Bob Wiedemer: Well, I think that's exactly the point. It's not that... the fact that the President has problems early on or anything. We've actually had many successful Presidencies do well, even with problems starting off. What's different is...you're seeing the market is priced for perfection. It expected no problems, it expected Trump to good or bad at least get things done, and the market expected more things good than bad. So, certainly we were priced for perfection and we haven't come down off that. Let's keep in mind that reality is… by the end of last year we we're priced pretty high already and we've had some of the highest valuations in history. So, that's the big issue, not so much as the Presidency, but that price for perfection, stocks are certainly there. Whereas, I might add, silver and gold are not priced for perfection now and I think, quite potentially a better buy, but you might have some comments on that.
Mike Maroney: Well, it's interesting, because when you look at the first quarter, we had the DOW up 4.6%, we had the S&P up 5.5%, people were very excited about that, but if you look over at our sector, which is well below all-time highs, gold was up 8.6% in the first quarter, silver was up 14% in the first quarter, and palladium was up 18% in the first quarter. Are we starting to see more and more money maybe starting to come out of the stock market and into the precious metals as a way to insure portfolios against these potential uncertainty types of events?
Bob Wiedemer: Well, that would be a normal pattern. It would be normal for... silver, and gold, and platinum, and precious metals to move up in an environment where the stock markets having trouble. What's interesting, Mike, and I think very positive for gold and silver is that it did go up in the first quarter, even more than stocks. That seems to be a very bullish sign, but I think going forward we're going to continue to see that movement into gold and silver for more typical reasons of just growing uncertainty, growing unease with a stock market that is highly valued. Remember, just because the market is highly valued and rising, doesn't mean there isn't uncertainty underneath. I mean, .com 2000, the market was going up and rising. We had a great trailing 12 months to march and then… Kaboom!... the bottom fell out. So, high valuations may feel good when they're up, but they really also usually mask a lot of uncertainty and instability underneath that could kick off at any time. I think that's one reason gold and silver are doing well now.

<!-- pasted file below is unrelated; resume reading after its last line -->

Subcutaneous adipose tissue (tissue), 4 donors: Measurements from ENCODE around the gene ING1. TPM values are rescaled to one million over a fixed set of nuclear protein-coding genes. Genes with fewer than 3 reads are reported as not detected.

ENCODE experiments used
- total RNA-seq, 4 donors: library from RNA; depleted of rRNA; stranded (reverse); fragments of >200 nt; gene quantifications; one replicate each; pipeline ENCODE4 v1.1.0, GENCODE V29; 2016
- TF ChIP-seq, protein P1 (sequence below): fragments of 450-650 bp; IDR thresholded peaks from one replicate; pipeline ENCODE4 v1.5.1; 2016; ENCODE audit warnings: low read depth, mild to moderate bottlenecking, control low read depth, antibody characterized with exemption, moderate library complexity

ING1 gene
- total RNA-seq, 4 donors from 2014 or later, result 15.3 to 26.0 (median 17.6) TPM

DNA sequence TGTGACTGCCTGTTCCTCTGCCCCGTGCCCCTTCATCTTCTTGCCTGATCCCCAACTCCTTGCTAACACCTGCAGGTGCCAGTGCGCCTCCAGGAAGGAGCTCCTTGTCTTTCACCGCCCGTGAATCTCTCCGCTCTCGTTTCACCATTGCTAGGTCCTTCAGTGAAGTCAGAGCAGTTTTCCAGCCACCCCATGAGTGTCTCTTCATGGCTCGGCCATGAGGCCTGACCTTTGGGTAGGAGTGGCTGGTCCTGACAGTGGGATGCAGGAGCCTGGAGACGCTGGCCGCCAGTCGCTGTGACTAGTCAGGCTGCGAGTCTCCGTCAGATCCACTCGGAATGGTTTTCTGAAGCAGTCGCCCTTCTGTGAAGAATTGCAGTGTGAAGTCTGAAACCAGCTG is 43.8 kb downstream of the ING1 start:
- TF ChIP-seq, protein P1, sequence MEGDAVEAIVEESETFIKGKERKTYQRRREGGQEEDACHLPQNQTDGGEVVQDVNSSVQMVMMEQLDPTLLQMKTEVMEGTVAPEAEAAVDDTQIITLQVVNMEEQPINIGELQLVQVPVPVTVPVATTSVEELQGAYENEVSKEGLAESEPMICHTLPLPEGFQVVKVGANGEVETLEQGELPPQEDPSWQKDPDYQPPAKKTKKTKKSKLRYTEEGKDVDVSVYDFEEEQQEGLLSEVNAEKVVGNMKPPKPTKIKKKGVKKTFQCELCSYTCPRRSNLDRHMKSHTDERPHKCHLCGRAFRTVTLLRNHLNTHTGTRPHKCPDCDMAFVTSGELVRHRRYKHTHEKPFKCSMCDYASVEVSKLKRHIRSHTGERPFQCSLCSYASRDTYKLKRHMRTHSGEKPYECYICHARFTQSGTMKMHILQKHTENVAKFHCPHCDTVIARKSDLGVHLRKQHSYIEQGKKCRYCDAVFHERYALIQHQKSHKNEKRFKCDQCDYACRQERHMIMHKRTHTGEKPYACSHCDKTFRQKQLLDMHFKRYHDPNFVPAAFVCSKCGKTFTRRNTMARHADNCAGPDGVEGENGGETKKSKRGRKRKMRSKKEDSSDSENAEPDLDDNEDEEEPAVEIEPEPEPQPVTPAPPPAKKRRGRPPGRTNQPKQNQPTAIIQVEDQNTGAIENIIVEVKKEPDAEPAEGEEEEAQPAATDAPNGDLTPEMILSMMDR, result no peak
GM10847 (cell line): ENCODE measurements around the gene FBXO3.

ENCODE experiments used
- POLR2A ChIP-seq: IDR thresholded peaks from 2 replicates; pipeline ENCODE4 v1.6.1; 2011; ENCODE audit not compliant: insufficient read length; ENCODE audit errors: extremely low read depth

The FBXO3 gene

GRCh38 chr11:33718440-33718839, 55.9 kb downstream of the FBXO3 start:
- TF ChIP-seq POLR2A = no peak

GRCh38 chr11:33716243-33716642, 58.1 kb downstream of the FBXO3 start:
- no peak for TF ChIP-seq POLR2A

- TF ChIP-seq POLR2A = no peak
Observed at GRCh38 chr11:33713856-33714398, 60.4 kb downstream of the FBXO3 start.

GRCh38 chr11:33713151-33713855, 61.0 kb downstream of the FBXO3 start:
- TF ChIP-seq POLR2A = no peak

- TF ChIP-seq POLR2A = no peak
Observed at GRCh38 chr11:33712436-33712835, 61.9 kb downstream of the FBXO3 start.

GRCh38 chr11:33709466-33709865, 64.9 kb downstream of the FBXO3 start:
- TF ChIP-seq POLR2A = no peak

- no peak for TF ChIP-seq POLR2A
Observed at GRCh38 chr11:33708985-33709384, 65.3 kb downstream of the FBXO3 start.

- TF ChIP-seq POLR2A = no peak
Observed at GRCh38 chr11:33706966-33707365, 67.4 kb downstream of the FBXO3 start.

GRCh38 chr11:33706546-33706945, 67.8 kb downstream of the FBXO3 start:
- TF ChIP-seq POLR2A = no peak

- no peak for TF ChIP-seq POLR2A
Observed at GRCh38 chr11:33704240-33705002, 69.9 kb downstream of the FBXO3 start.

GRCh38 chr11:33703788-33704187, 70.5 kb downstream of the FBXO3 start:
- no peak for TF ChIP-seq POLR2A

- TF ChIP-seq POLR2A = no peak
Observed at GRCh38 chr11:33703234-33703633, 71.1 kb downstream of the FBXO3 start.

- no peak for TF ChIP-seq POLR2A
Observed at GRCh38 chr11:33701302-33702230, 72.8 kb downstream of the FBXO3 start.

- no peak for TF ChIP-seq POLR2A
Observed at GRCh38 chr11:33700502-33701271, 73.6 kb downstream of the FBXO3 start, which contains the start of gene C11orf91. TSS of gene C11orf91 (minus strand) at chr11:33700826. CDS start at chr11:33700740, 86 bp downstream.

Mike Maroney: Bob, you're working on a new market uncertainty index for us here at Monex, because you felt that it would be the perfect tool for prospects and investors to utilize as a way to determine what potential products should be in their portfolio. Now, I know you're thinking about domestic politics. You're also thinking about foreign politics and geopolitical issues. Obviously, we have the French election sitting right out on the horizon. Then before I walked in to tape today, I noticed that they said North Korea just fired off another missile now that they know that President Trump and the Chinese President are together here in Florida. How do you think all of this ties in? Can you give us a little bit more insight, as far as this new index you're creating for investors?